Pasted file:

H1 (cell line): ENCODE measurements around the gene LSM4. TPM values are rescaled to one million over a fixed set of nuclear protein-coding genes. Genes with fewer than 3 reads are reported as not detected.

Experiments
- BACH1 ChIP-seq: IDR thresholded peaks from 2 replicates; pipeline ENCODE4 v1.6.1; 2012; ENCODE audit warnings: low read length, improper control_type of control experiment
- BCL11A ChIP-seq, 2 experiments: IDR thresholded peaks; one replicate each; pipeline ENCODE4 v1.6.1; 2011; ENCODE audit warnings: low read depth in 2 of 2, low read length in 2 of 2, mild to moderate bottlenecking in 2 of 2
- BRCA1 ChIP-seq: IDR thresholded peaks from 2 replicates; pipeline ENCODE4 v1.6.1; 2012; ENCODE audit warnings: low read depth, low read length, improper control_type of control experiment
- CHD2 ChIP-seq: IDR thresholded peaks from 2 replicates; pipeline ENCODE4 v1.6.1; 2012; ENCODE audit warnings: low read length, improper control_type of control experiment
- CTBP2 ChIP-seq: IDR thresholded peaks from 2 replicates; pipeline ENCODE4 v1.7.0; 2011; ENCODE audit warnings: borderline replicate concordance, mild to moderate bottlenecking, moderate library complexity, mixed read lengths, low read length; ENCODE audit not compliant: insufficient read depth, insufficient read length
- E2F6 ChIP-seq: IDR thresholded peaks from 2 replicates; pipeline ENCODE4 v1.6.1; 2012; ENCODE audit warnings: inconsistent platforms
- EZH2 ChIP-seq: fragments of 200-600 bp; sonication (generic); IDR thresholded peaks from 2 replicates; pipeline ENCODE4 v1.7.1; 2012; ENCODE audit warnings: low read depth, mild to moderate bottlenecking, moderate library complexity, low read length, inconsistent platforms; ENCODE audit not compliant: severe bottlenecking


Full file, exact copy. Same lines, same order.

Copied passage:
H1 (cell line): ENCODE measurements around the gene LSM4. TPM values are rescaled to one million over a fixed set of nuclear protein-coding genes. Genes with fewer than 3 reads are reported as not detected.

Experiments
- BACH1 ChIP-seq: IDR thresholded peaks from 2 replicates; pipeline ENCODE4 v1.6.1; 2012; ENCODE audit warnings: low read length, improper control_type of control experiment
- BCL11A ChIP-seq, 2 experiments: IDR thresholded peaks; one replicate each; pipeline ENCODE4 v1.6.1; 2011; ENCODE audit warnings: low read depth in 2 of 2, low read length in 2 of 2, mild to moderate bottlenecking in 2 of 2
- BRCA1 ChIP-seq: IDR thresholded peaks from 2 replicates; pipeline ENCODE4 v1.6.1; 2012; ENCODE audit warnings: low read depth, low read length, improper control_type of control experiment
- CHD2 ChIP-seq: IDR thresholded peaks from 2 replicates; pipeline ENCODE4 v1.6.1; 2012; ENCODE audit warnings: low read length, improper control_type of control experiment
- CTBP2 ChIP-seq: IDR thresholded peaks from 2 replicates; pipeline ENCODE4 v1.7.0; 2011; ENCODE audit warnings: borderline replicate concordance, mild to moderate bottlenecking, moderate library complexity, mixed read lengths, low read length; ENCODE audit not compliant: insufficient read depth, insufficient read length
- E2F6 ChIP-seq: IDR thresholded peaks from 2 replicates; pipeline ENCODE4 v1.6.1; 2012; ENCODE audit warnings: inconsistent platforms
- EZH2 ChIP-seq: fragments of 200-600 bp; sonication (generic); IDR thresholded peaks from 2 replicates; pipeline ENCODE4 v1.7.1; 2012; ENCODE audit warnings: low read depth, mild to moderate bottlenecking, moderate library complexity, low read length, inconsistent platforms; ENCODE audit not compliant: severe bottlenecking